Ab Initio Games

Retro Interactive Sports, Historical & Sci-Fi Games

Online & Postal Games since 1986

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Raceplan - F1 Grand Prix Motor  Racing

Your chance to be an armchair  F1 Grand Prix Team Manager

Raceplan is a simulation of Formula One Motor Racing. You control your own F1 team as if you were a team boss, making decisions over designing and developing your cars, signing drivers, recruiting sponsors and instructing your drivers on tactics for testing, practice and race days.

In Raceplan we try to make the game work the same way as in real life, with realistic decisions and strategies. The choices you make are the same as you’d have to make in real life. Sometimes you’ll have to make tough decisions, whether to hire better drivers, or develop your cars, or invest in sponsors to improve your future income.

Just as in real life, the best combination of car and drivers in Raceplan will not always win. You’ll need to find a balance between going as quickly as possible (or as quickly as necessary) without breaking the car or crashing, and your judgement of the tactics and performances of your drivers and your competitors will be critical when you decide what risks you need to take during the race to win.

Raceplan runs all year round - the game isn't a "fantasy game" based on the performances of real life teams in F1 - it's a simulation of how real life Formula One works - much more involved, and we think, much more fun. Turns are normally run every two weeks to give you plenty of time for planning and analysis.

How It Works

Race Orders


Rating Cars and Drivers

Practice and Qualifying

The "Silly Season"

Game Reports

Writing Orders/Play by email

Games and Turnfees

How To Join

Non-UK Players


How it works

Your objective is to win the World Championship (drivers, constructors, or both) against teams run by other players drawn from all over the country (and around the world). Each turn is one round in the championship and takes place in the same order of  the schedule and circuits used by the real life F1 circus. There are twelve teams in each game. Each team enters two drivers for each Grand Prix, for a total field of twenty four drivers.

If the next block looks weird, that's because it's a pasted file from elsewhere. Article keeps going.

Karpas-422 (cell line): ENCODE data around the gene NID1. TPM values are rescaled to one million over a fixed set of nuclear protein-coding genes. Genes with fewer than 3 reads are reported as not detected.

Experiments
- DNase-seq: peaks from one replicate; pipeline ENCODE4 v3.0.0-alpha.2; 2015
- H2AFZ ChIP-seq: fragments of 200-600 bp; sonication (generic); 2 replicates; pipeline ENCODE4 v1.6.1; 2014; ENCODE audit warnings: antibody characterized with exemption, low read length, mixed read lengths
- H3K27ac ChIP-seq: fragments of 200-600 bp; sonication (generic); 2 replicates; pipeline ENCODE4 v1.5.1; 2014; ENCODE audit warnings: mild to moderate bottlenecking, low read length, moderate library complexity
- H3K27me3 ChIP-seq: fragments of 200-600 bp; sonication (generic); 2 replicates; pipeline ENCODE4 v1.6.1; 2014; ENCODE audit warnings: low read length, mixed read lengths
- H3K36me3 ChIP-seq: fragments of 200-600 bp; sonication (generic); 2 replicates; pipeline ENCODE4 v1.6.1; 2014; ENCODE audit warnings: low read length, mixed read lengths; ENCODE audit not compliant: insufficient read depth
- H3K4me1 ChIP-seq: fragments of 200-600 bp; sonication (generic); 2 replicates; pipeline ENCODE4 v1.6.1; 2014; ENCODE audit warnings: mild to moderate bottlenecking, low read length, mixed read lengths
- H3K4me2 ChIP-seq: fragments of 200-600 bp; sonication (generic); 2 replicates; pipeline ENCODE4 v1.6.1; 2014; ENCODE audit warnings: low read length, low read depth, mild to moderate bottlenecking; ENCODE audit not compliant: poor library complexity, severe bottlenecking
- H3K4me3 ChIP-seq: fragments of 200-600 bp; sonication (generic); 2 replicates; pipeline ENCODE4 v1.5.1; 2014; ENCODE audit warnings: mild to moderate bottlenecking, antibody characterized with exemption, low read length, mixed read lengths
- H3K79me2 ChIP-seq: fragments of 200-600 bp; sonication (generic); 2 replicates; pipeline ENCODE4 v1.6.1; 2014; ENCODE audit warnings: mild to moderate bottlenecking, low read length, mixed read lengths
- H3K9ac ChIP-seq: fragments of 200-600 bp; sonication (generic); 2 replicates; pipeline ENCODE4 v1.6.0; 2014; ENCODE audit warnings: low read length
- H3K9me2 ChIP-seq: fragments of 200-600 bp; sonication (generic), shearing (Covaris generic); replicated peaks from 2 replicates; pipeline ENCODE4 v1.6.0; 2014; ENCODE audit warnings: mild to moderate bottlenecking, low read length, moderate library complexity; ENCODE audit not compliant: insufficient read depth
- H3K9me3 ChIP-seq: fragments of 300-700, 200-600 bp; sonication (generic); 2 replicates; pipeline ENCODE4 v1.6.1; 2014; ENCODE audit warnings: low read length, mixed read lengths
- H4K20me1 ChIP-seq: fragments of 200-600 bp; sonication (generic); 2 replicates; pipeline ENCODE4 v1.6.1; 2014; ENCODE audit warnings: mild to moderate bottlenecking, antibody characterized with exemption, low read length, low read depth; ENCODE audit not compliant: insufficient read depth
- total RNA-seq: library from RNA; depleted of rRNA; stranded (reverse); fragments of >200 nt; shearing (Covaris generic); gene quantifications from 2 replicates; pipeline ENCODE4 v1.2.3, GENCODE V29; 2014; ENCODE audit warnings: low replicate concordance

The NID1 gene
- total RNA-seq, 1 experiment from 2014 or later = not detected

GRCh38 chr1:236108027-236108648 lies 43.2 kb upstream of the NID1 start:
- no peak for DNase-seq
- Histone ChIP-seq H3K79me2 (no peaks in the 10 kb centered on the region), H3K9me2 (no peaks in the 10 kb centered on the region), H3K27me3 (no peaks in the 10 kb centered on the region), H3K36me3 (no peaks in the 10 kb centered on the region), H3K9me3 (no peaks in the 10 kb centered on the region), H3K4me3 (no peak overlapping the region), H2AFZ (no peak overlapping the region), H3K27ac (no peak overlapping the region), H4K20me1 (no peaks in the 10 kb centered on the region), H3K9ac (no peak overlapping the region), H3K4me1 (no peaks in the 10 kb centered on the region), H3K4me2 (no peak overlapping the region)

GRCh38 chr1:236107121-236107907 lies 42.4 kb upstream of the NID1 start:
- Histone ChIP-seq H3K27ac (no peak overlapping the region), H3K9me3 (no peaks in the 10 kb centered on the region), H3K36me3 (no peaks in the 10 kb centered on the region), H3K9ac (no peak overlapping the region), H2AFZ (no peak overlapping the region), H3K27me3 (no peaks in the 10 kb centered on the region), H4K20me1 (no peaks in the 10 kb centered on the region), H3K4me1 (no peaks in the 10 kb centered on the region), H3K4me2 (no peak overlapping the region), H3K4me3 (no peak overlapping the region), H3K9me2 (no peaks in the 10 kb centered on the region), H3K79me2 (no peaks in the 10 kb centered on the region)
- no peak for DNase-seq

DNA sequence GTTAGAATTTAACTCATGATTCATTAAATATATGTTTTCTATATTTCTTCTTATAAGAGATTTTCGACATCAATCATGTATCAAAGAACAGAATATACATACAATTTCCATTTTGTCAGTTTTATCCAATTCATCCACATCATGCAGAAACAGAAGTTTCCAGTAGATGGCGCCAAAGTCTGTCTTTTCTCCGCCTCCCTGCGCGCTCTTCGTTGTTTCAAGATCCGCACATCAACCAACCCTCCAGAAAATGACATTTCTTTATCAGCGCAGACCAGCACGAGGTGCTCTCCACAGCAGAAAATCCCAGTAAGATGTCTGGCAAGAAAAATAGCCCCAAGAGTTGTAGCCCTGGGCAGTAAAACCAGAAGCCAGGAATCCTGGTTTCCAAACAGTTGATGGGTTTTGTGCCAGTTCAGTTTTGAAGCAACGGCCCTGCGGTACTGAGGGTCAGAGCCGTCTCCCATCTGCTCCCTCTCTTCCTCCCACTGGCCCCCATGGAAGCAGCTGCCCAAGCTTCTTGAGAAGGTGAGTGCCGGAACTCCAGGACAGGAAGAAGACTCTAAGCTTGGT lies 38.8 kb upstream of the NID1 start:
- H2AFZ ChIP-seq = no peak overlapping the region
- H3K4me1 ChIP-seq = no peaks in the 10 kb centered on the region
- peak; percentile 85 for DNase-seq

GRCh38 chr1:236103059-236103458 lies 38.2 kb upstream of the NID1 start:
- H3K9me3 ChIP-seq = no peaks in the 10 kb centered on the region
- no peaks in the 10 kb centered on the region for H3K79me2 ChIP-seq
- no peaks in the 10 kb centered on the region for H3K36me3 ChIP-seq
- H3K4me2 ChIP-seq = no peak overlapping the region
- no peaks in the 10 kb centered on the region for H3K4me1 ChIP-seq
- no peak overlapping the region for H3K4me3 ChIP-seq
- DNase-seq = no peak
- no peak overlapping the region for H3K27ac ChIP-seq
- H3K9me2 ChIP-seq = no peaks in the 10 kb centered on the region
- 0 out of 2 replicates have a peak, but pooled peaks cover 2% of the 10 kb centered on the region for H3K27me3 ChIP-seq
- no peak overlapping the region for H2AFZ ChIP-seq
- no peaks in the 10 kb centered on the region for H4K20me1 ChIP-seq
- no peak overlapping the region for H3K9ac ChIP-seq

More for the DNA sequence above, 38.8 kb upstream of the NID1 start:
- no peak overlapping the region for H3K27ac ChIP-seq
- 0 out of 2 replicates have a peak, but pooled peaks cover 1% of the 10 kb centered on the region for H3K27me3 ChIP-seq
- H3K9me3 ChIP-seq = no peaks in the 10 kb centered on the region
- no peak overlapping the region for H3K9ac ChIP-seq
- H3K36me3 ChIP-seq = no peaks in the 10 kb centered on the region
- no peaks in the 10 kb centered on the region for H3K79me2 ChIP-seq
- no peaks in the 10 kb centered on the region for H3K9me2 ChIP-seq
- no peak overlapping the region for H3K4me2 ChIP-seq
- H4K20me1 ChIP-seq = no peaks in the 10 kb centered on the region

The first part of the turn is final qualifying, followed by the actual race. Development and testing to follow, and then practice and qualifying for the next race. This is so that you can look at the results of testing and practice when you write your orders for final qualifying, which determines your setup and fuel strategy on race day (since 2003 F1 cars are not allowed to change their setup from final qualifying to the race). Essentially the turn begins at the start of final qualifying for a Grand Prix, and ends with the conclusion of the Friday qualifying for the following race.

Raceplan runs all year round - the game isn't a "fantasy game" based on the performances of real life teams in F1 - it's a simulation of how real life Formula One works - much more involved, and we think, much more fun. Turns are normally run every two weeks to give you plenty of time for planning and analysis.

Race orders

For the race you have to give orders to your drivers as to how hard to race their cars. You don’t want them to drive so hard the car breaks down (or crashes) but you do need to push enough to be competitive. You give them detailed instructions about how fast to go, and where on the circuit to push their cars to the limit. The more risks you take the quicker your drivers will be, but the greater the chances of them spinning off the circuit or causing a mechanical failure.

You’ve also got to decide on pit strategies; how many stops to make, when to stop, how much fuel to take on board and what sort of tyres to use during the race (softer tyres are quicker, but don’t last as long). Each pit stop will lose your driver 20-30 seconds of time (depending upon the circuit), but allows him to run lighter fuel loads, allowing him to lap more quickly and reducing wear on tyres. Most of these orders will be based on feedback from practice and qualifying run at the end of the previous turn, all of which you receive in detailed reports.

You may even have to decide whether to change your engine if a new one isn’t due under the new “two race engine” regulations.


Between races you have to decide about improving your team. You can improve your cars, test new developments and even change drivers if you feel fresh blood is needed. Once per season you’ll need to have an expensive major redesign of your cars. You can copy other teams superior developments (making it easier to catch up), hire better designers (who improve developments) and better mechanics (who improve reliability, and perhaps allow your drivers to push that bit harder as the mechanical parts of their cars can sustain a little more punishment).